The International Accounting Standards Committee (IASB) is a private-sector group that brings together the national and international accountancy bodies to create and implement accounting standards. The IASC, which includes 140 members from more than 100 countries, has two primary objectives: to develop and promote international accounting standards, and to achieve harmonization of accounting standards. Its goals include the development of uniform, high-quality standards for financial reporting, measurement, and disclosure.
The scope of accounting standards is broad, and standardization bodies update them often to reflect changes in the business climate. In order to apply them in practice, it is crucial to have ethical accountants who understand and practice accounting standards. Because they are frequently updated, accountants must also be knowledgeable of the changes in these standards. This is an essential part of becoming an ethical, qualified CPA. To ensure accuracy of accounting data, it is essential to have a thorough understanding of the differences between different accounting standards.
Differences between IASC and IFRS are often not resolved in the initial implementation stages, so the impact of a particular standard on a company’s financial reporting is still unknown. In practice, however, differences between standards often arise due to lack of specific requirements and guidance. One standard may contain specific guidance about government grants, while its counterpart may not. Moreover, differences in the framework for presentation of financial statements may be attributed to different practices with regard to segment reporting and business combinations, consolidation policy, and certain transition provisions.
While differences between two standards may not be significant for financial statement users, they can be problematic for companies. The different conceptual bases of two standards can lead to inconsistent information in financial statements. For instance, two standards may require different criteria for when to recognize a change in tax law. For example, the timing of tax changes between U.S. GAAP and IASC standards can vary significantly. The differences may result in differences in financial statements. However, these differences should not prevent enterprises from making the right choice for their business.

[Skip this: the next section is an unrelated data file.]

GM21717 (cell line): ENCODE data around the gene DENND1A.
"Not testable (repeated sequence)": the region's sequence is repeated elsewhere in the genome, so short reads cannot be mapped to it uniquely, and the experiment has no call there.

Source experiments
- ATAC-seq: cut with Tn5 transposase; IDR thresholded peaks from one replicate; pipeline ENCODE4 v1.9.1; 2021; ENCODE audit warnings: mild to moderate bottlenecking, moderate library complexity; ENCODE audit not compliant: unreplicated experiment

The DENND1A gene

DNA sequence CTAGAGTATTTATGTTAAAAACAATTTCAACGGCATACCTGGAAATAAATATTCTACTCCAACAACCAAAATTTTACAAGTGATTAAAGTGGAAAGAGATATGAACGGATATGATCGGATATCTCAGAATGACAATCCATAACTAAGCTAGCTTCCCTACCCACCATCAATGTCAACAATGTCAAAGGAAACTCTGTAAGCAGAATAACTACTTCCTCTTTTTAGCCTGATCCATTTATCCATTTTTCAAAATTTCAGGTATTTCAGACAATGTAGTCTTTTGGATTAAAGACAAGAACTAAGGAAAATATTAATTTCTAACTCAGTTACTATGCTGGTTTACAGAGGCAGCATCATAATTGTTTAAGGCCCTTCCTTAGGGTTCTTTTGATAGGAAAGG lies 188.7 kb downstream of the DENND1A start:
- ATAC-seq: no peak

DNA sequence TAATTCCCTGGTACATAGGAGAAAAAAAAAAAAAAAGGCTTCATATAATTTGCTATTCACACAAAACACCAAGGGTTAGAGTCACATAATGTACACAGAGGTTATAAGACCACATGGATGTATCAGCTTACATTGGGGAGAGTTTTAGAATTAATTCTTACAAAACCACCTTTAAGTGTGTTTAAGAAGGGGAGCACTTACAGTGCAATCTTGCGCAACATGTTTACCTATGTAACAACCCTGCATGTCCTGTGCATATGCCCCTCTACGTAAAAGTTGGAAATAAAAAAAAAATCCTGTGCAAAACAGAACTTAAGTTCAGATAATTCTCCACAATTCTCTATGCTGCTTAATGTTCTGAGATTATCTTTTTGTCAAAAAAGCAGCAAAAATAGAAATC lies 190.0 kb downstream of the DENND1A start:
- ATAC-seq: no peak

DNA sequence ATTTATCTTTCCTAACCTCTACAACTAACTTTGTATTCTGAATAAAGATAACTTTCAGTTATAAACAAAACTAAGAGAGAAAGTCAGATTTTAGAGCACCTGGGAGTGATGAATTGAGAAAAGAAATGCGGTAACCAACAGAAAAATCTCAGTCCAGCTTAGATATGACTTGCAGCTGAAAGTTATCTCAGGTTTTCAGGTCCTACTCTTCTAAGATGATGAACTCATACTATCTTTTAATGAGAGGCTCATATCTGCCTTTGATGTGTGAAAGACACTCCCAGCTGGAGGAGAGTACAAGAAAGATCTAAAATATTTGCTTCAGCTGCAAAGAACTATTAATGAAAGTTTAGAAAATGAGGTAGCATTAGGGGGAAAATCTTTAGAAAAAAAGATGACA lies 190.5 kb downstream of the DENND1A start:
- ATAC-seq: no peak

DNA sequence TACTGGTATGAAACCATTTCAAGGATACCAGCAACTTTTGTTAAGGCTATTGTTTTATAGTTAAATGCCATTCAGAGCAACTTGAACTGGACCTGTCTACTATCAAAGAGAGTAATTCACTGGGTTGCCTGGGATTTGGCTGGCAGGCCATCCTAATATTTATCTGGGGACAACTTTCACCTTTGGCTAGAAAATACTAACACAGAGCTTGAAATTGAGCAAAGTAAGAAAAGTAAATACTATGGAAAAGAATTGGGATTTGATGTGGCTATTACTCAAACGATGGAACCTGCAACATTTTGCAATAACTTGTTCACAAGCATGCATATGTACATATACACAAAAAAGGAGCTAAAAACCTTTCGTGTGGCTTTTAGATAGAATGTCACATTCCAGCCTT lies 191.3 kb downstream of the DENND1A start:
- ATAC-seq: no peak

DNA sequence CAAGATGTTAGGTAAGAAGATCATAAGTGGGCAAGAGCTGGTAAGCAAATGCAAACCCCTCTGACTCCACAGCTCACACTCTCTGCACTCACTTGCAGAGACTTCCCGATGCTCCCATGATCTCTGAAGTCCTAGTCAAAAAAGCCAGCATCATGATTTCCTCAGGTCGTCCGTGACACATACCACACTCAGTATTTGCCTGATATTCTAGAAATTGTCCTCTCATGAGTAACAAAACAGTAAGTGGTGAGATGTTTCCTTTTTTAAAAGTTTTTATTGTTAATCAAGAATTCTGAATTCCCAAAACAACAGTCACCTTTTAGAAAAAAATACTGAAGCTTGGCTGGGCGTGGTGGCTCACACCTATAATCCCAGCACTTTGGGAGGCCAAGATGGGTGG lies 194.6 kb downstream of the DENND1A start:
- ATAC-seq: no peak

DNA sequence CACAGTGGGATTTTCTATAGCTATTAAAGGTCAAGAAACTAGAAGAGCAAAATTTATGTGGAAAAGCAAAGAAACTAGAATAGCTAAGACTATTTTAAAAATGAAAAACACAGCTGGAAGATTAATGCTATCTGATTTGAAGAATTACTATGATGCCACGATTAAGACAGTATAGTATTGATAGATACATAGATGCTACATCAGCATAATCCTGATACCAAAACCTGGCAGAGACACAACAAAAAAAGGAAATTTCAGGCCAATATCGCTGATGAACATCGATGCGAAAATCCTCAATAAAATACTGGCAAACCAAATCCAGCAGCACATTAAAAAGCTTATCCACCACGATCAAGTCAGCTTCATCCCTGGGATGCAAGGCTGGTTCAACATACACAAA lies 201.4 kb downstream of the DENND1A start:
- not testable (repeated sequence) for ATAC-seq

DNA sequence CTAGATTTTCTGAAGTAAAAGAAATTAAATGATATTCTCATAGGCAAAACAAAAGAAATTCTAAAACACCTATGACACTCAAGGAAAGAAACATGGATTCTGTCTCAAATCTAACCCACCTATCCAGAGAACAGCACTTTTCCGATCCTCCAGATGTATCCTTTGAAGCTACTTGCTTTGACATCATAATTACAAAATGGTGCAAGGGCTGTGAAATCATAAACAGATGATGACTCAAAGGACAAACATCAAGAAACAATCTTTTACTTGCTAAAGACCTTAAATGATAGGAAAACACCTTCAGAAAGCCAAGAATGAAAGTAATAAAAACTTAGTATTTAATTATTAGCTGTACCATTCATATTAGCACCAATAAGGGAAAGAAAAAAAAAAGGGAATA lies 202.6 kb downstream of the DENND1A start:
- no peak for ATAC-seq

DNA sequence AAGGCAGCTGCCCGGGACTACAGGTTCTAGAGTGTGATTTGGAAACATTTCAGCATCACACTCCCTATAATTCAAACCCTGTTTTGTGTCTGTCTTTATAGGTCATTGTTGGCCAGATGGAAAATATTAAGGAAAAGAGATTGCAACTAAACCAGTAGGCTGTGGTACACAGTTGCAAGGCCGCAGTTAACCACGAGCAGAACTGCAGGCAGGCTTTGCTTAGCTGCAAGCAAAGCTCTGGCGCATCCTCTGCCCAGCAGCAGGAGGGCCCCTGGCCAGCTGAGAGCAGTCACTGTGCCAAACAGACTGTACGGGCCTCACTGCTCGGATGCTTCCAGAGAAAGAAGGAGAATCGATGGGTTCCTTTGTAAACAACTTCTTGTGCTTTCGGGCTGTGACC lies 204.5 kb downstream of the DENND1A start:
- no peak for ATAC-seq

High-quality financial reporting can only be achieved with rigorous application of accounting standards. Even the strongest theoretical basis cannot guarantee the quality of financial reporting. Even if accounting standards are conceptually sound, they must be applied faithfully in order to be useful for investors. Therefore, it is imperative to insist on strict application of these standards by accountants and preparers. Only then will these standards be consistent, reliable, and comparable. These standards are essential to a market economy that relies heavily on credible financial information.
To avoid problems related to multiple sets of accounting standards, choose one set of core standards. Core standards are generally applicable to a broad range of industries and transactions. They address fundamental accounting issues and require use of U.S. GAAP. In specialized industries, home country standards should be allowed, with a reconciliation to U.S. GAAP. As a result, this approach works well. Further, it avoids the potential for conflict of interest for both parties.